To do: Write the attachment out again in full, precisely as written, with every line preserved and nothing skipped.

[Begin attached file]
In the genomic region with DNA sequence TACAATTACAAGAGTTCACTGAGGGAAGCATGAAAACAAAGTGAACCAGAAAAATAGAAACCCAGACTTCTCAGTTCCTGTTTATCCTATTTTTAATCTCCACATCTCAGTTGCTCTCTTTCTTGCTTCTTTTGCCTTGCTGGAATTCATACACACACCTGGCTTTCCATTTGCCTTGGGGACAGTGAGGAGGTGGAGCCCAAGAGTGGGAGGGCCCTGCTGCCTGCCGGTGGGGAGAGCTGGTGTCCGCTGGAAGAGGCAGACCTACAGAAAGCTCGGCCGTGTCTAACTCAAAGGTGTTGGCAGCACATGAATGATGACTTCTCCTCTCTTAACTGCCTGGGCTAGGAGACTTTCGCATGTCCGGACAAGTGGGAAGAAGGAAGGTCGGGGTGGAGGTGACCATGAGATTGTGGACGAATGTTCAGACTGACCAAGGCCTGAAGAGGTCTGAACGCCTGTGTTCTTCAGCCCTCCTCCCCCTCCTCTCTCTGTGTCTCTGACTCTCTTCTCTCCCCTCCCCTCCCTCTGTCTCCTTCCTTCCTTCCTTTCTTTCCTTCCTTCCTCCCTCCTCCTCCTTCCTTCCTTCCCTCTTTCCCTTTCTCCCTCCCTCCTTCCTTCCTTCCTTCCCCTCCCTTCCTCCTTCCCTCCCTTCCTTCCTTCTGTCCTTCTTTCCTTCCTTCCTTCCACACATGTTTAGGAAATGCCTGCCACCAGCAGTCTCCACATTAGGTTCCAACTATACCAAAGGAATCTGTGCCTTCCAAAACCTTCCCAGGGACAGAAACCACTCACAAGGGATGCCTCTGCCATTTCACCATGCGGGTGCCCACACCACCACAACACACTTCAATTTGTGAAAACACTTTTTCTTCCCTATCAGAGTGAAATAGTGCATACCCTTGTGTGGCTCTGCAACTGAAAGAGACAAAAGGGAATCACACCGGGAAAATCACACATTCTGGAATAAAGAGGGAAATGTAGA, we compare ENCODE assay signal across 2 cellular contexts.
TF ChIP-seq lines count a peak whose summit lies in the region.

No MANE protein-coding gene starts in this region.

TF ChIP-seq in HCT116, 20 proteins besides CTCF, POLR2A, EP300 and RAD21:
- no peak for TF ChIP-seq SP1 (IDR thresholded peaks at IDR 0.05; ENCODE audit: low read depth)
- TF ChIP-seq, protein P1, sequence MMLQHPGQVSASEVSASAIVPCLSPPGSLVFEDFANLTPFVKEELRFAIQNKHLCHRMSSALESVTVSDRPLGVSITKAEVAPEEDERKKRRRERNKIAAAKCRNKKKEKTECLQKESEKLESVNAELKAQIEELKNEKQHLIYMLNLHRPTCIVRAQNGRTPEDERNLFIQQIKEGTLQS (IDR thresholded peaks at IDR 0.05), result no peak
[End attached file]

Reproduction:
In the genomic region with DNA sequence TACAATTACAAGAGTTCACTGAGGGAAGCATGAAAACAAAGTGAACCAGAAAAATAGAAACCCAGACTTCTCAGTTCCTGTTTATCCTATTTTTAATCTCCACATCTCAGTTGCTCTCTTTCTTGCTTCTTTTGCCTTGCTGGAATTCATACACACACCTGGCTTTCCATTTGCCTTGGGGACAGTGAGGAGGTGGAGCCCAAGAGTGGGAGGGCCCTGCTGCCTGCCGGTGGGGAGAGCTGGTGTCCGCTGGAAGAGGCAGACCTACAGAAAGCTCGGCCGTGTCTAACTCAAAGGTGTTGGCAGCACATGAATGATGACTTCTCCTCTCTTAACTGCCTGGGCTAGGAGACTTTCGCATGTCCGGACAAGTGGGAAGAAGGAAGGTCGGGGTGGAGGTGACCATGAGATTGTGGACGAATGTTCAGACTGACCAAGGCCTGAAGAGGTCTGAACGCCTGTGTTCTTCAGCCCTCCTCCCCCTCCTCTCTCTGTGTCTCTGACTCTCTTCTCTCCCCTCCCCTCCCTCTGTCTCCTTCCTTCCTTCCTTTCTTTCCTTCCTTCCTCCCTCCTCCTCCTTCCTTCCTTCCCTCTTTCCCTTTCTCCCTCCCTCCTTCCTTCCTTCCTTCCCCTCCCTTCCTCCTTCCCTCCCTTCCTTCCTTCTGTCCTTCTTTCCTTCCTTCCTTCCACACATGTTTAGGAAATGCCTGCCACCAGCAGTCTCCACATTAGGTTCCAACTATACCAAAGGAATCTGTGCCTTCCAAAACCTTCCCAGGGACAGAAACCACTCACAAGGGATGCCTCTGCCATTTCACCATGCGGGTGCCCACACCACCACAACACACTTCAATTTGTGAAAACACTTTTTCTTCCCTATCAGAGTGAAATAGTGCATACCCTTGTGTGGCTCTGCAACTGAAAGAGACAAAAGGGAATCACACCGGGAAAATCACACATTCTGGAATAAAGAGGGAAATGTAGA, we compare ENCODE assay signal across 2 cellular contexts.
TF ChIP-seq lines count a peak whose summit lies in the region.

No MANE protein-coding gene starts in this region.

TF ChIP-seq in HCT116, 20 proteins besides CTCF, POLR2A, EP300 and RAD21:
- no peak for TF ChIP-seq SP1 (IDR thresholded peaks at IDR 0.05; ENCODE audit: low read depth)
- TF ChIP-seq, protein P1, sequence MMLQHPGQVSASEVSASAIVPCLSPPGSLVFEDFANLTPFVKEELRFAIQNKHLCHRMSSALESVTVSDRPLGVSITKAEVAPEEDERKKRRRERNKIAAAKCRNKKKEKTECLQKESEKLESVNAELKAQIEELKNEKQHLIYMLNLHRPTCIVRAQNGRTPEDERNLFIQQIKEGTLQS (IDR thresholded peaks at IDR 0.05), result no peak